# Introduction to Universal Hashing in Data Structure

Hashing is a great practical tool, with an interesting and subtle theory too. In addition to its use as a dictionary data structure, hashing also comes up in many different areas, including cryptography and complexity theory.

This article discusses an important notion:** Universal Hashing** *(also known as universal hash function families*).

**Universal Hashing **refers to selecting a hash function at random from a family of hash functions with a certain mathematical property. This ensures a minimum number of collisions.

A randomized algorithm

Hfor constructing hash functionsh : U → {1,… ,M}isuniversalif for all(x, y)inUsuch thatx ≠ y,Pr(i.e, The probability of_{ h∈H }[h(x) = h(y)] ≤ 1/Mxandysuch thath(x) = h(y)is<= 1/Mfor all possible values ofxandy).

A set **H** of hash functions is called a **universal hash function family** if the procedure *“ choose h ∈ H at random”* is universal. (Here the key is identifying the set of functions with the uniform distribution over the

**set.)**

**Theorem: **If **H** is a set of the universal hash function family, then for any set **S ⊆ U** of size **N**, such that **x ∈ U** and **y ∈ S**, the expected number of collisions between x and** **y** **is at most **N/M**.

**Proof: **Each **y ∈ S (y ≠ x)** has at most a **1/M** chance of colliding with **x** by the definition of “universal”. So,

- Let
**C**if_{xy}= 1**x**and**y**collide and**0**otherwise. - Let
**C**denote the total number of collisions for_{x}**x**. So,**C**_{x }= ∑_{y∈S, x≠y }C_{xy}_{.} - We know
**E[C**._{xy}] = Pr[ x and y collide ] ≤ 1/M - So, by the linearity of expectation,
**E[C**._{x}] = ∑_{y }E[C_{xy}] < N/M

**Corollary:** If H is a set of the universal hash function family, then for any sequence of **L** insert, lookup, or delete operations in which there are at most **M** elements in the system at any time, the expected total cost of the **L** operations for a random **h ∈ H** is only **O(L)** (viewing the time to compute **h** as constant).

For any given operation in the sequence, its expected cost is constant by the above theorem. Therefore, the expected total cost of the **L** operations is **O(L)** by the linearity of expectation.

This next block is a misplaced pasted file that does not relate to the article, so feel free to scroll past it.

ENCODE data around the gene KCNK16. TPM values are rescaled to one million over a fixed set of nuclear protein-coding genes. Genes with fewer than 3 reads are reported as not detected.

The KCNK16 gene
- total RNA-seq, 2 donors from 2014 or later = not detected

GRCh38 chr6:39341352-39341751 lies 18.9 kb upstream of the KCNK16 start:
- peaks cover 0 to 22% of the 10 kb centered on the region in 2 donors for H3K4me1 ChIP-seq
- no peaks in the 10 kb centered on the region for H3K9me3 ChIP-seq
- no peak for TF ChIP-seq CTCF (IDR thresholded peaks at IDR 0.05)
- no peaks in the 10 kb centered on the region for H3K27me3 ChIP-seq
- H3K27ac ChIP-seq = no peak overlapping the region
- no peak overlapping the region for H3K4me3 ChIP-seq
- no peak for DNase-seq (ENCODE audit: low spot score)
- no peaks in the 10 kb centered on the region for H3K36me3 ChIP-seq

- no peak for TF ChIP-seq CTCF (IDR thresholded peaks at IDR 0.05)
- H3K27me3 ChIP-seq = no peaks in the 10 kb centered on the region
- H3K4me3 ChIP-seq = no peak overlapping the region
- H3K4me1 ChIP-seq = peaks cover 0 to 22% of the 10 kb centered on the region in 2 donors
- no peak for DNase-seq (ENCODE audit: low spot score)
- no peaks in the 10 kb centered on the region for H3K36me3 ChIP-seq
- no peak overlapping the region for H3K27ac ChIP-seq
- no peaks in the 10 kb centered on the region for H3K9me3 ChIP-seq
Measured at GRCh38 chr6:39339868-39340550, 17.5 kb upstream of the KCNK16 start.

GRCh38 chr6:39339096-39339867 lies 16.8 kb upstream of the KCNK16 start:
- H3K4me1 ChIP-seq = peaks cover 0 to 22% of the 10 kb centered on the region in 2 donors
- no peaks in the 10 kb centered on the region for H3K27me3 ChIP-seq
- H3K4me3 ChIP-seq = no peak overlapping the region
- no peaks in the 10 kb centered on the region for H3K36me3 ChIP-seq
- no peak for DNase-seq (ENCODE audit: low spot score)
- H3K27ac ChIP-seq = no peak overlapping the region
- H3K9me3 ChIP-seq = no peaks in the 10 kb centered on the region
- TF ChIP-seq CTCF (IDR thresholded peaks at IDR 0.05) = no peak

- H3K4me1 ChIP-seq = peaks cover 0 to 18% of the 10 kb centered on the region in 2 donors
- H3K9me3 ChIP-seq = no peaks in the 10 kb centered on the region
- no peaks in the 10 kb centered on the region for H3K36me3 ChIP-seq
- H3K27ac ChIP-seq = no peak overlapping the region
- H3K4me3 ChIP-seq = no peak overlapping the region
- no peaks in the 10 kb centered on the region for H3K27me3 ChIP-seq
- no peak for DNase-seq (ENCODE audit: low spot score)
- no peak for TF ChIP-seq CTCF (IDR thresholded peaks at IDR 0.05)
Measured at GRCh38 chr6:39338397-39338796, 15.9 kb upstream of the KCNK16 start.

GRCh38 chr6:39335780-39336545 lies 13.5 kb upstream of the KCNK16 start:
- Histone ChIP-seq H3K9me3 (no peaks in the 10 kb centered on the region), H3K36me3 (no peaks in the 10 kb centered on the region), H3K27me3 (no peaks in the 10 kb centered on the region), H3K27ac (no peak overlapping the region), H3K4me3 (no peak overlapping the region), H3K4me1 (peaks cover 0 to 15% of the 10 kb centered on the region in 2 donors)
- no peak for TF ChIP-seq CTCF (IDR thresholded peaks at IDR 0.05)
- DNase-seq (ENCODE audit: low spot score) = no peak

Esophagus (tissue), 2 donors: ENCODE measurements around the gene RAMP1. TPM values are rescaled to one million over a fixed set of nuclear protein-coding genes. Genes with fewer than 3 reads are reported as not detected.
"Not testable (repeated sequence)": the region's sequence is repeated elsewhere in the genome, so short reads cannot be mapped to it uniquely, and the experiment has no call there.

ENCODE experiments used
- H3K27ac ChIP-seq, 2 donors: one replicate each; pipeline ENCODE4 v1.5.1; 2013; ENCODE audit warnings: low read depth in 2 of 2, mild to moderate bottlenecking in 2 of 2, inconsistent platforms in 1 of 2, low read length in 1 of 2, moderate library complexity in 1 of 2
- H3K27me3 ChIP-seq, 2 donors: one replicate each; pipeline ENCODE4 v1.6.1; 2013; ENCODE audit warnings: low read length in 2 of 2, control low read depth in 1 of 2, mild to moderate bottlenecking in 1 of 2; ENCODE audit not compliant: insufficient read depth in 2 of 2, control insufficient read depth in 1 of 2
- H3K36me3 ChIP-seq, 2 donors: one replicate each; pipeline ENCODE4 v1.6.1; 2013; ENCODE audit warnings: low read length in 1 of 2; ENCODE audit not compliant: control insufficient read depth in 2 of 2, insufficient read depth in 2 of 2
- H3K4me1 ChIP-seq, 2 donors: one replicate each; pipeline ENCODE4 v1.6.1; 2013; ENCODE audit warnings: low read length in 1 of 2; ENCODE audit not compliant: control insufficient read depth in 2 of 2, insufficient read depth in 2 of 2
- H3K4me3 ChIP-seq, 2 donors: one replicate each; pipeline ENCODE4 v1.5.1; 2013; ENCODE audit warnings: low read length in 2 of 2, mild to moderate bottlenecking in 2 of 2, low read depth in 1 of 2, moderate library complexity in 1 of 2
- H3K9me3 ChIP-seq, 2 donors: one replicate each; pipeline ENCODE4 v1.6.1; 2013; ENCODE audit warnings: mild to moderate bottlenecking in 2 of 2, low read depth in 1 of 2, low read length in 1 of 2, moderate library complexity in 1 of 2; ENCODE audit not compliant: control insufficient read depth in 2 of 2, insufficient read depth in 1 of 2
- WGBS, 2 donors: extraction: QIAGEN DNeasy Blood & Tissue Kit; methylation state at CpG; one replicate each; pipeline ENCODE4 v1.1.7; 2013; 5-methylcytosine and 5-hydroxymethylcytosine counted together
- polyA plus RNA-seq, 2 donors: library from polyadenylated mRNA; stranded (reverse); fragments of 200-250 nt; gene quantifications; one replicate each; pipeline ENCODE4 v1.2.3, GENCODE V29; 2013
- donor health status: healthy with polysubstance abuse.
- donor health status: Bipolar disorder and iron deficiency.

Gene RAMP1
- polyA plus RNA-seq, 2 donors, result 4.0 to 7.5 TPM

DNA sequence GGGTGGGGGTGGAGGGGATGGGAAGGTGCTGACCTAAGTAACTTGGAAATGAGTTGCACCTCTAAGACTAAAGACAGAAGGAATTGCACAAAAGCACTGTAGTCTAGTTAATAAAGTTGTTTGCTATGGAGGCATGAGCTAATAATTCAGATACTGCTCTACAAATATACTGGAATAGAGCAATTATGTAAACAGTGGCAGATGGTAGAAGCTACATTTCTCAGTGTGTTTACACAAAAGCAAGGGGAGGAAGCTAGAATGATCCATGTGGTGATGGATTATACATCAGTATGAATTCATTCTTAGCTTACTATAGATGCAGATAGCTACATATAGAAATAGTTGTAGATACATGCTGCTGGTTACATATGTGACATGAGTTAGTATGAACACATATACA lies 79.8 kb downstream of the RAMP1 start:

**Constructing a universal hash family using the matrix method:**

Let’s say keys are * u-bits* long and the table size

*is the power of*

**M****2**, so an index is

*long with*

**b-bits***.*

**M = 2**^{b}What we will do is pick * h* to be a random

*b-by-u binary*matrix, and define

*, where*

**h(x) = hx**

*is calculated by adding some of the columns of*

**hx***(doing vector addition over mod 2) where the*

**h****1**bits in

*indicate which columns to add. (e.g., the 1*

**x**^{st}and 3

^{rd}columns of

**h**are added in the below example). These matrices are short and fat. For instance:

Now, take an arbitrary pair of keys **(*** x, y)* such that

*. They must differ someplace, let’s assume they differ in the*

**x ≠ y**

**i****coordinate, and for concreteness say**

^{th}*and*

**x**_{i}= 0*. Imagine we first choose all of*

**y**_{i}= 1*but the*

**h**

**i****column. Over the remaining choices of the**

^{th}

**i****column,**

^{th}

**h(x)****is fixed. However, each of the**

*different settings of the*

**2**^{b}

**i****column gives a different value of**

^{th}*(in particular, every time we flip a bit in that column, we flip the corresponding bit in*

**h(y)***). So there is exactly a*

**h(y)**

**1/2****chance that**

^{b}

**h(x) = h(y)**.